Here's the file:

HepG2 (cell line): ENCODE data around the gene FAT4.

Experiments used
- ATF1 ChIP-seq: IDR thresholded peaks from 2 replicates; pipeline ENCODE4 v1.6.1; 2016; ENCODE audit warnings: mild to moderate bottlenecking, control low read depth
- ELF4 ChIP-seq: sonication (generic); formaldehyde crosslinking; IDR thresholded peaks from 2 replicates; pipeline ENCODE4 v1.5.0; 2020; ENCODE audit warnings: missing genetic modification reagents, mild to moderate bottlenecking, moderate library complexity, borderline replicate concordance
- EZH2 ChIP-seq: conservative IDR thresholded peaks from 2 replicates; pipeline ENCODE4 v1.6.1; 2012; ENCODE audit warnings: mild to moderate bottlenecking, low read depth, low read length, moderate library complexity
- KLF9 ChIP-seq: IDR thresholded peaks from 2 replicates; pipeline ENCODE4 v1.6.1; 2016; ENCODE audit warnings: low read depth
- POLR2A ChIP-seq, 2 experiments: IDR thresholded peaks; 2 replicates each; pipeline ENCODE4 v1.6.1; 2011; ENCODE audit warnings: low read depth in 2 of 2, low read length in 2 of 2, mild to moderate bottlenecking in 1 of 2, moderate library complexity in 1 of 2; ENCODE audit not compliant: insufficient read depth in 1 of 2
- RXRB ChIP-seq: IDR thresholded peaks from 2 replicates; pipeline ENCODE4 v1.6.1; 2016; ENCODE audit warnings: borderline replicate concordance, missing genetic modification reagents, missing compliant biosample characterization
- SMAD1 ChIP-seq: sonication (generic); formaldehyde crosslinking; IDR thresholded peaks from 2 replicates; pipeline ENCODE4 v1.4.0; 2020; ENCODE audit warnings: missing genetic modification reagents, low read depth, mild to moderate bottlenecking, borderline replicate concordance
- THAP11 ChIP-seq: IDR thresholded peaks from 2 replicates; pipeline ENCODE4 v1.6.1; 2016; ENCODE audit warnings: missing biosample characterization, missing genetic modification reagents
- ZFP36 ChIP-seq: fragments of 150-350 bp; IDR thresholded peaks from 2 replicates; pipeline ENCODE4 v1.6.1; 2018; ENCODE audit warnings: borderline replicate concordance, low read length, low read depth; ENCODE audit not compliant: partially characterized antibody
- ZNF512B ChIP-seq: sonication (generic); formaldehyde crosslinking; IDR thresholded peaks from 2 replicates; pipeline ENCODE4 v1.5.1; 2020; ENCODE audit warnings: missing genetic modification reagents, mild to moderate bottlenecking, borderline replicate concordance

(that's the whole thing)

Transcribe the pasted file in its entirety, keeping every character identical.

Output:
HepG2 (cell line): ENCODE data around the gene FAT4.

Experiments used
- ATF1 ChIP-seq: IDR thresholded peaks from 2 replicates; pipeline ENCODE4 v1.6.1; 2016; ENCODE audit warnings: mild to moderate bottlenecking, control low read depth
- ELF4 ChIP-seq: sonication (generic); formaldehyde crosslinking; IDR thresholded peaks from 2 replicates; pipeline ENCODE4 v1.5.0; 2020; ENCODE audit warnings: missing genetic modification reagents, mild to moderate bottlenecking, moderate library complexity, borderline replicate concordance
- EZH2 ChIP-seq: conservative IDR thresholded peaks from 2 replicates; pipeline ENCODE4 v1.6.1; 2012; ENCODE audit warnings: mild to moderate bottlenecking, low read depth, low read length, moderate library complexity
- KLF9 ChIP-seq: IDR thresholded peaks from 2 replicates; pipeline ENCODE4 v1.6.1; 2016; ENCODE audit warnings: low read depth
- POLR2A ChIP-seq, 2 experiments: IDR thresholded peaks; 2 replicates each; pipeline ENCODE4 v1.6.1; 2011; ENCODE audit warnings: low read depth in 2 of 2, low read length in 2 of 2, mild to moderate bottlenecking in 1 of 2, moderate library complexity in 1 of 2; ENCODE audit not compliant: insufficient read depth in 1 of 2
- RXRB ChIP-seq: IDR thresholded peaks from 2 replicates; pipeline ENCODE4 v1.6.1; 2016; ENCODE audit warnings: borderline replicate concordance, missing genetic modification reagents, missing compliant biosample characterization
- SMAD1 ChIP-seq: sonication (generic); formaldehyde crosslinking; IDR thresholded peaks from 2 replicates; pipeline ENCODE4 v1.4.0; 2020; ENCODE audit warnings: missing genetic modification reagents, low read depth, mild to moderate bottlenecking, borderline replicate concordance
- THAP11 ChIP-seq: IDR thresholded peaks from 2 replicates; pipeline ENCODE4 v1.6.1; 2016; ENCODE audit warnings: missing biosample characterization, missing genetic modification reagents
- ZFP36 ChIP-seq: fragments of 150-350 bp; IDR thresholded peaks from 2 replicates; pipeline ENCODE4 v1.6.1; 2018; ENCODE audit warnings: borderline replicate concordance, low read length, low read depth; ENCODE audit not compliant: partially characterized antibody
- ZNF512B ChIP-seq: sonication (generic); formaldehyde crosslinking; IDR thresholded peaks from 2 replicates; pipeline ENCODE4 v1.5.1; 2020; ENCODE audit warnings: missing genetic modification reagents, mild to moderate bottlenecking, borderline replicate concordance